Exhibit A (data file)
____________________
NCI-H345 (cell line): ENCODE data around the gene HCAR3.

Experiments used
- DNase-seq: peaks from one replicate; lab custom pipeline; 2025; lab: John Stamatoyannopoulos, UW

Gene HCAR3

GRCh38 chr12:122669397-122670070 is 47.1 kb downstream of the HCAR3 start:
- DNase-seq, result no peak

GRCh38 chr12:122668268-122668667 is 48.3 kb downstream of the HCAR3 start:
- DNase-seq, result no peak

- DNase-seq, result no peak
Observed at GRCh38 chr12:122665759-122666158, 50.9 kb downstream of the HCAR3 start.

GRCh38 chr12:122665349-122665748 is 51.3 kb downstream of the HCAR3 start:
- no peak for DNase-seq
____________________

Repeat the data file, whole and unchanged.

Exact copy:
NCI-H345 (cell line): ENCODE data around the gene HCAR3.

Experiments used
- DNase-seq: peaks from one replicate; lab custom pipeline; 2025; lab: John Stamatoyannopoulos, UW

Gene HCAR3

GRCh38 chr12:122669397-122670070 is 47.1 kb downstream of the HCAR3 start:
- DNase-seq, result no peak

GRCh38 chr12:122668268-122668667 is 48.3 kb downstream of the HCAR3 start:
- DNase-seq, result no peak

- DNase-seq, result no peak
Observed at GRCh38 chr12:122665759-122666158, 50.9 kb downstream of the HCAR3 start.

GRCh38 chr12:122665349-122665748 is 51.3 kb downstream of the HCAR3 start:
- no peak for DNase-seq